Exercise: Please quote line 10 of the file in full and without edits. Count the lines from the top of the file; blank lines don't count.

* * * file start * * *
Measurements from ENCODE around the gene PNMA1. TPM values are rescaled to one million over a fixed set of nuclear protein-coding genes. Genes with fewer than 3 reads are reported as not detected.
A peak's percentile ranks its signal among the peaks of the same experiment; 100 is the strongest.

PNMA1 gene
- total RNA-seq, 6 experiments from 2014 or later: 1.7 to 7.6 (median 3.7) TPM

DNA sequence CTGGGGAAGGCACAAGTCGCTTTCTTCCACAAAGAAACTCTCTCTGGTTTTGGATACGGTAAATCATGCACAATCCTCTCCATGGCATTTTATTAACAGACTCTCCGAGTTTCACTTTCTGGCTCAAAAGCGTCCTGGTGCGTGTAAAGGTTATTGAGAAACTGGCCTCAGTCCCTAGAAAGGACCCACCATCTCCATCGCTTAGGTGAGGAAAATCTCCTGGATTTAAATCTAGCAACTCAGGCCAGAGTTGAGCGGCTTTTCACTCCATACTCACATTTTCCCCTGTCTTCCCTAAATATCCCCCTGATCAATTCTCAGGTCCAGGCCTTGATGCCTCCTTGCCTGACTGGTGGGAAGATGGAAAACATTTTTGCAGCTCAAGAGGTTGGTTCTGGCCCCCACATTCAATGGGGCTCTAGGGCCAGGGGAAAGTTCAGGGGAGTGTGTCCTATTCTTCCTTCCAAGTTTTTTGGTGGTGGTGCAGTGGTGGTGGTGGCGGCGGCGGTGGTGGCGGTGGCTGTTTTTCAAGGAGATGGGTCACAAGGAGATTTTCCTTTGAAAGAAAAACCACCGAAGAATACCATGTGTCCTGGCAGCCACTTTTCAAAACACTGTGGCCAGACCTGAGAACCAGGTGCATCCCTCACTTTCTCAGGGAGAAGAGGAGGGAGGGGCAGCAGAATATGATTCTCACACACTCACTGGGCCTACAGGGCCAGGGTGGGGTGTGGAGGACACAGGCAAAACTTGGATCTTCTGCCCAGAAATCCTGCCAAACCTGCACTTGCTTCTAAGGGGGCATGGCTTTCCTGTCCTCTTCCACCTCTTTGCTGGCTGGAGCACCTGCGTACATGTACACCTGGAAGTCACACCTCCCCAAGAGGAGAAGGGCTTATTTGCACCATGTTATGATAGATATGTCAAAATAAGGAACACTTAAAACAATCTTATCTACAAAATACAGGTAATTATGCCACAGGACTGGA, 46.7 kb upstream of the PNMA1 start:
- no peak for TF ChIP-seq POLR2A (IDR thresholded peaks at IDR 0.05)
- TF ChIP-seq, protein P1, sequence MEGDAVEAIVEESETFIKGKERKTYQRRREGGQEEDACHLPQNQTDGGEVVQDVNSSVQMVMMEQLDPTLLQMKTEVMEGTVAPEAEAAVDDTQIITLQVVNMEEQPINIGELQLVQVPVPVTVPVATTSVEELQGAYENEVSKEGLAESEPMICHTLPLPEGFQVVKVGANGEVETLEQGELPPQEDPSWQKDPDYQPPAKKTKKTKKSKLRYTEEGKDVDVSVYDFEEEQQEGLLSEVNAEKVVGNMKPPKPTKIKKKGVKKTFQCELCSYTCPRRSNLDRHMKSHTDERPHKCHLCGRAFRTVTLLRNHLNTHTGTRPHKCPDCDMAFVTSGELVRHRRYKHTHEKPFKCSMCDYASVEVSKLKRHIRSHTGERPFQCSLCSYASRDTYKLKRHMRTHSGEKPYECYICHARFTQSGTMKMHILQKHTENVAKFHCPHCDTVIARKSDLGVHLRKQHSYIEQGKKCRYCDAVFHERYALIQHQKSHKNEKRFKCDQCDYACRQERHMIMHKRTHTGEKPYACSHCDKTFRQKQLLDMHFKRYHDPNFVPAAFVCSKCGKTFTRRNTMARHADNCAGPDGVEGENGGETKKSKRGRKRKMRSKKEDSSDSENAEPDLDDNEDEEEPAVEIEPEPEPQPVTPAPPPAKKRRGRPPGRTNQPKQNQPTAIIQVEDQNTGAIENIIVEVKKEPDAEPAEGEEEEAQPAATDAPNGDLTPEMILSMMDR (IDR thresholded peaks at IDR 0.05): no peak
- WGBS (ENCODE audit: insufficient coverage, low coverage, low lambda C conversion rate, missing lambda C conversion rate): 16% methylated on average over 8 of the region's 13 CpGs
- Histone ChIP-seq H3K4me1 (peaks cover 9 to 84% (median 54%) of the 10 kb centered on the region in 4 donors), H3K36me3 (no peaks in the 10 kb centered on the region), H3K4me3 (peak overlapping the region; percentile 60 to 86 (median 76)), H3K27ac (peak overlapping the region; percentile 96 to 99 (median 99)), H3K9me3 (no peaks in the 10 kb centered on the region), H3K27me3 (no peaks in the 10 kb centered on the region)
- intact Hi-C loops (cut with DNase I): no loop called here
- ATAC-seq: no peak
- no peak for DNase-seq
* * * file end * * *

- intact Hi-C loops (cut with DNase I): no loop called here